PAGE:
Dr. Aisha Langford was a VA and CBSSM Postdoctoral Research Fellow, 2013-2015. She received her PhD from the department of Health Behavior and Health Education at the University of Michigan School of Public Health in Ann Arbor. From 2007 -2013, she directed the University of Michigan Comprehensive Cancer Center’s Community Outreach Program. Her research interests include chronic disease prevention and control, health communications, medical decision making, and clinical trial participation. Aisha is from the San Francisco Bay Area and earned her BA from the University of Virginia.
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CBSSM recently co-hosted the panel "Incidental Findings in Clinical Exome and Genome Sequencing: The Drama and the Data" featuring Robert C. Green, MD, MPH, Associate Professor of Medicine, Division of Genetics at Brigham and Women’s Hospital and Harvard Medical School, as the keynote speaker. The panel included a lively and interesting discussion.
Panel presenters were Jeffrey W. Innis, MD, PhD, Morton S. and Henrietta K. Sellner Professor in Human Genetics and Director, Division of Pediatric Genetics, and Wendy R. Uhlmann, MS, CGC, Clinical Associate Professor, Department of Internal Medicine and Department of Human Genetics. The panel was moderated by Sharon L.R. Kardia, PhD, Director, Public Health Genetics Program and the Life Sciences and Society Program, School of Public Health, University of Michigan.
This event was co-sponsored by CBSSM, the Department of Human Genetics, Genetic Counseling Program, and Life Sciences and Society, Department of Epidemiology.
Kerry Ryan joined CBSSM in July 2010. Kerry has a BA in History (Kalamazoo College) and MA in Sociology (University of Michigan). Before joining CBSSM, Kerry worked as a research assistant and an academic advisor. She has been involved with research related to the effects of community violence and prenatal cocaine exposure; college student academic success and retention; at-risk women’s child-bearing decisions in the context of genetic testing and discrimination; surrogate consent for research; and therapeutic misconception. She currently works with Dr. Raymond De Vries and Dr.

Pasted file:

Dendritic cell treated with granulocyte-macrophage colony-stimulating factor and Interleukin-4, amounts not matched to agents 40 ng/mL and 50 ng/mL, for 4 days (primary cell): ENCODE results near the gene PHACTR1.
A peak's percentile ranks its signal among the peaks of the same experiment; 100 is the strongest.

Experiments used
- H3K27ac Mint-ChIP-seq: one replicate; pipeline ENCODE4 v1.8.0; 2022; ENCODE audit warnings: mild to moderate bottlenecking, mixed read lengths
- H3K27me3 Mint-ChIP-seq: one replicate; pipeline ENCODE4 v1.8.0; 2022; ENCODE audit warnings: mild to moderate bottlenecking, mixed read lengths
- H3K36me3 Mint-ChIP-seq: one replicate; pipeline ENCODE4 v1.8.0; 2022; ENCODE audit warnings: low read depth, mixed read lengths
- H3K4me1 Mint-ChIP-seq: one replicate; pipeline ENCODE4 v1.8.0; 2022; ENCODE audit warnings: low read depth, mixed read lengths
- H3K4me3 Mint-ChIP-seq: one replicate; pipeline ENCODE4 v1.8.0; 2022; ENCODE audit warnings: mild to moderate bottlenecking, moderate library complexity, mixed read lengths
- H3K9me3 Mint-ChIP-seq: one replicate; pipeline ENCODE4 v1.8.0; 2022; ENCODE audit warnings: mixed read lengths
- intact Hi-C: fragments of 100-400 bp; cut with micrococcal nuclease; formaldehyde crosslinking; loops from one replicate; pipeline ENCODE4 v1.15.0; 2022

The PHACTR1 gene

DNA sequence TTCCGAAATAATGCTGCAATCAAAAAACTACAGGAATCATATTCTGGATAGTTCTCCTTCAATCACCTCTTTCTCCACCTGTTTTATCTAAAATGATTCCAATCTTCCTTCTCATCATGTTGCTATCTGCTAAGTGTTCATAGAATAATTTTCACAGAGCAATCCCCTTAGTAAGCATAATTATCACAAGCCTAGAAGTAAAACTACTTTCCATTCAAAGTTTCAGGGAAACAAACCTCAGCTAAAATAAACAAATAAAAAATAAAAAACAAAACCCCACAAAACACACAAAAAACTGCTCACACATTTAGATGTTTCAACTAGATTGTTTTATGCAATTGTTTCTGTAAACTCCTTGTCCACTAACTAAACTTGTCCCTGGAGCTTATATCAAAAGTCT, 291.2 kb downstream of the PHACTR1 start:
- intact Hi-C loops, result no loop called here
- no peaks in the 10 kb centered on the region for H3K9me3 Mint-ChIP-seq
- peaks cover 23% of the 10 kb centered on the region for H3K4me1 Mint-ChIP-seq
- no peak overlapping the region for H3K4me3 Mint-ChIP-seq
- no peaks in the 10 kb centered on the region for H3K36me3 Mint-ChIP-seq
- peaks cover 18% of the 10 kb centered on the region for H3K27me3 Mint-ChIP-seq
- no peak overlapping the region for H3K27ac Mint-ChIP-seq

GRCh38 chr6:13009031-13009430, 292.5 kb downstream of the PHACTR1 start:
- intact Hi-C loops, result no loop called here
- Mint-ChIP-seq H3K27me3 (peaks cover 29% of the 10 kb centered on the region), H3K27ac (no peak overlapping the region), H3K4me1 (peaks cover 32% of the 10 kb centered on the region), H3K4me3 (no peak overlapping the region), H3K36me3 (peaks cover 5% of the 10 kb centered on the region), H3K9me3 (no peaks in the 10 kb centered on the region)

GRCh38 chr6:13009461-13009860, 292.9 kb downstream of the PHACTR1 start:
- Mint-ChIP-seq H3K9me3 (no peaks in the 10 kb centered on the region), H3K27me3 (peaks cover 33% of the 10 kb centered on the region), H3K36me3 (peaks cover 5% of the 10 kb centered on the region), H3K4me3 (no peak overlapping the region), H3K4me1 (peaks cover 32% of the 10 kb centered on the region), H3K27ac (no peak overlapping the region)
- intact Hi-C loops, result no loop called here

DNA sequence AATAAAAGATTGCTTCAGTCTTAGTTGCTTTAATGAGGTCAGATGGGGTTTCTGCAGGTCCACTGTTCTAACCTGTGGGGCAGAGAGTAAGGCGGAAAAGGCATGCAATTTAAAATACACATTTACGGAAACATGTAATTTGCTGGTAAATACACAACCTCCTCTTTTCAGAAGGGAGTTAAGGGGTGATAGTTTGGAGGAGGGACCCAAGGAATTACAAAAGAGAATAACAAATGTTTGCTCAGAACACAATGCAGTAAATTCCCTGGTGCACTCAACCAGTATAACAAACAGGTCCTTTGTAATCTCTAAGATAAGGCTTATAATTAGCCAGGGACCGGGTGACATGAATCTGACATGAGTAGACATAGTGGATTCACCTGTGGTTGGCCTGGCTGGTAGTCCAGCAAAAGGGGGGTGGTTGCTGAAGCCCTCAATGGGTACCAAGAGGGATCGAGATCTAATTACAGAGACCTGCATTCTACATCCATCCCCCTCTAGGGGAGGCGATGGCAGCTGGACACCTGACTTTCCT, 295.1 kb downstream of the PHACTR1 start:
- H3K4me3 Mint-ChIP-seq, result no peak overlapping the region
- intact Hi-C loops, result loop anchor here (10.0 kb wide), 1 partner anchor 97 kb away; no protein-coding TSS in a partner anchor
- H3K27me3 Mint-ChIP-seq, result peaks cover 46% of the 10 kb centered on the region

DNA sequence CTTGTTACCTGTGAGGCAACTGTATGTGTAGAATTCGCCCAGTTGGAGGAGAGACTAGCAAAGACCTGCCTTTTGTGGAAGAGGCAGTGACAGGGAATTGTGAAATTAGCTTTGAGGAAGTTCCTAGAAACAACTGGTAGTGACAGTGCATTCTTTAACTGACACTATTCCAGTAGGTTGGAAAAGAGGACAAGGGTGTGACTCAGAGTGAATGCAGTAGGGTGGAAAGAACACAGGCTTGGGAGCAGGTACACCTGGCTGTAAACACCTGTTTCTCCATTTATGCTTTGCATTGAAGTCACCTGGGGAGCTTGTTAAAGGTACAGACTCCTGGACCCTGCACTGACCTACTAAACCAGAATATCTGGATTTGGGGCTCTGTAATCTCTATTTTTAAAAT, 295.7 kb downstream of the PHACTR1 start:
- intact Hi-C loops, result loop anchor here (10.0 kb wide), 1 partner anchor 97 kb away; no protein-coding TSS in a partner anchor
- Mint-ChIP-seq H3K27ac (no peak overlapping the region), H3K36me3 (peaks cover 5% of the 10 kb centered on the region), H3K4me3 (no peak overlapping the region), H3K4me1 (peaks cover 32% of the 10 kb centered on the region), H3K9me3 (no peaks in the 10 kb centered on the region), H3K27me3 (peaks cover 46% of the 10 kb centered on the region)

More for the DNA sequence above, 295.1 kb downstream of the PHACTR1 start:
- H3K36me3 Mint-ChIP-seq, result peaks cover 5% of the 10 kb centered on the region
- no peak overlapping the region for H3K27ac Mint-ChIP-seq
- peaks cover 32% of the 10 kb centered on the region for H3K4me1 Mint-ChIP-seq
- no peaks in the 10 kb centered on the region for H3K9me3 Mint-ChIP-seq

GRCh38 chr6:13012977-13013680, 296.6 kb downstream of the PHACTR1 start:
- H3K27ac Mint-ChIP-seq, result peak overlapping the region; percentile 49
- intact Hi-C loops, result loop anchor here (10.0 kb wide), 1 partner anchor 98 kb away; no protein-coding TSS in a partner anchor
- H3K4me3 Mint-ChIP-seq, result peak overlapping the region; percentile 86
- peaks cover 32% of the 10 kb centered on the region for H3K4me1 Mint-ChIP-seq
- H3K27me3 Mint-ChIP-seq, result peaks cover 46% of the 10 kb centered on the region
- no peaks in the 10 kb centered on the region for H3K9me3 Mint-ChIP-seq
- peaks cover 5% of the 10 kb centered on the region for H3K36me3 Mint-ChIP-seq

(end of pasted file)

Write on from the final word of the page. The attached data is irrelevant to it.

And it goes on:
Dr. Aaron Scherer was a CBSSM Postdoctoral Research Fellow, 2014-2016. Aaron earned his PhD in Psychology from the University of Iowa and utilizes methodologies from social psychology, social cognition, and neuropsychology to study the causes and consequencdees of biased beliefs. His current research has focused on the causes and consequences of biased beliefs regarding health and politics.
Cheryl A. Moyer, MPH, PhD
Assistant Professor, Learning Health Sciences
Assistant Professor, Obstetrics and Gynecology
Using GIS and Social Autopsy to understand where and why mothers and babies are dying in rural northern Ghana
Abstract: Cheryl Moyer, PhD, MPH, Assistant Professor of Learning Health Sciences and Obstetrics & Gynecology, will describe a 3-year, USAID-funded project that involves identifying all maternal and neonatal deaths and ‘near-misses’ (those who survive a life-threatening event) across four districts in northern Ghana and conducting detailed verbal and social autopsies to determine both the biomedical cause of death and the sociocultural contributors. The project, known as PREMAND (PREventing Maternal And Neonatal Deaths), also involves geocoding the location of births, deaths, health facilities, traditional healer compounds, and other important landmarks to explore the role of geography in influencing outcomes.